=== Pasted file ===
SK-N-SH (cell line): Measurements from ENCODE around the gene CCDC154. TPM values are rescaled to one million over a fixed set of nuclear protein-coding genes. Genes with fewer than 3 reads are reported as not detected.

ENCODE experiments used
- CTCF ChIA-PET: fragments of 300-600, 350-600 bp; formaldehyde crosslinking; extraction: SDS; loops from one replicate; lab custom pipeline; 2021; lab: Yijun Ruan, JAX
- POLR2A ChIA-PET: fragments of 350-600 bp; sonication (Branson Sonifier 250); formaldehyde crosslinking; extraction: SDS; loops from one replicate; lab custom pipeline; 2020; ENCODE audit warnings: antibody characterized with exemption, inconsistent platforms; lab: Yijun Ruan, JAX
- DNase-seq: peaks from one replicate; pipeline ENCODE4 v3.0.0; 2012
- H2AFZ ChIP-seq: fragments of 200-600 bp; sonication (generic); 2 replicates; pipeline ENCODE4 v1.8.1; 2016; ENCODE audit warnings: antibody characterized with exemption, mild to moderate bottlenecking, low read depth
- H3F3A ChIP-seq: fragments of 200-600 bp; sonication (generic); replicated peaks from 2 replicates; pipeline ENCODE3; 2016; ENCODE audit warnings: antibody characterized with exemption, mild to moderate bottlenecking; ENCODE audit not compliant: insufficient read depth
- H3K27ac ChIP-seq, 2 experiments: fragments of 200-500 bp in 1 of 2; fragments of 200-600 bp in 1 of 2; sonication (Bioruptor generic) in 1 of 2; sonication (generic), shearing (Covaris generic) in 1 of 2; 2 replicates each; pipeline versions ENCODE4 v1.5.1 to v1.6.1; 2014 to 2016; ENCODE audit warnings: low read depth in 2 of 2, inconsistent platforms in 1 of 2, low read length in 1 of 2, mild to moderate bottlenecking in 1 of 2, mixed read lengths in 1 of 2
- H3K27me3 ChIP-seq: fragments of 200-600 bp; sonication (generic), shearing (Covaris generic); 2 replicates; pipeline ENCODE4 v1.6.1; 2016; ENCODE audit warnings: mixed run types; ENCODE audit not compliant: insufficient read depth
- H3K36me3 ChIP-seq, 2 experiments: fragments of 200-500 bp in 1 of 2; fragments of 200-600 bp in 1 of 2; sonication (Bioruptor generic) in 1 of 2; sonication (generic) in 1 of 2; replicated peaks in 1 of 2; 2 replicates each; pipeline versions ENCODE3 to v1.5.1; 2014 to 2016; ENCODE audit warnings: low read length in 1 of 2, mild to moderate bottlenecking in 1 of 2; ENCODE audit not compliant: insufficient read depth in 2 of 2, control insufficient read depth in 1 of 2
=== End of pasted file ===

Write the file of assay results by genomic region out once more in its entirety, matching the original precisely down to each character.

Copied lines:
SK-N-SH (cell line): Measurements from ENCODE around the gene CCDC154. TPM values are rescaled to one million over a fixed set of nuclear protein-coding genes. Genes with fewer than 3 reads are reported as not detected.

ENCODE experiments used
- CTCF ChIA-PET: fragments of 300-600, 350-600 bp; formaldehyde crosslinking; extraction: SDS; loops from one replicate; lab custom pipeline; 2021; lab: Yijun Ruan, JAX
- POLR2A ChIA-PET: fragments of 350-600 bp; sonication (Branson Sonifier 250); formaldehyde crosslinking; extraction: SDS; loops from one replicate; lab custom pipeline; 2020; ENCODE audit warnings: antibody characterized with exemption, inconsistent platforms; lab: Yijun Ruan, JAX
- DNase-seq: peaks from one replicate; pipeline ENCODE4 v3.0.0; 2012
- H2AFZ ChIP-seq: fragments of 200-600 bp; sonication (generic); 2 replicates; pipeline ENCODE4 v1.8.1; 2016; ENCODE audit warnings: antibody characterized with exemption, mild to moderate bottlenecking, low read depth
- H3F3A ChIP-seq: fragments of 200-600 bp; sonication (generic); replicated peaks from 2 replicates; pipeline ENCODE3; 2016; ENCODE audit warnings: antibody characterized with exemption, mild to moderate bottlenecking; ENCODE audit not compliant: insufficient read depth
- H3K27ac ChIP-seq, 2 experiments: fragments of 200-500 bp in 1 of 2; fragments of 200-600 bp in 1 of 2; sonication (Bioruptor generic) in 1 of 2; sonication (generic), shearing (Covaris generic) in 1 of 2; 2 replicates each; pipeline versions ENCODE4 v1.5.1 to v1.6.1; 2014 to 2016; ENCODE audit warnings: low read depth in 2 of 2, inconsistent platforms in 1 of 2, low read length in 1 of 2, mild to moderate bottlenecking in 1 of 2, mixed read lengths in 1 of 2
- H3K27me3 ChIP-seq: fragments of 200-600 bp; sonication (generic), shearing (Covaris generic); 2 replicates; pipeline ENCODE4 v1.6.1; 2016; ENCODE audit warnings: mixed run types; ENCODE audit not compliant: insufficient read depth
- H3K36me3 ChIP-seq, 2 experiments: fragments of 200-500 bp in 1 of 2; fragments of 200-600 bp in 1 of 2; sonication (Bioruptor generic) in 1 of 2; sonication (generic) in 1 of 2; replicated peaks in 1 of 2; 2 replicates each; pipeline versions ENCODE3 to v1.5.1; 2014 to 2016; ENCODE audit warnings: low read length in 1 of 2, mild to moderate bottlenecking in 1 of 2; ENCODE audit not compliant: insufficient read depth in 2 of 2, control insufficient read depth in 1 of 2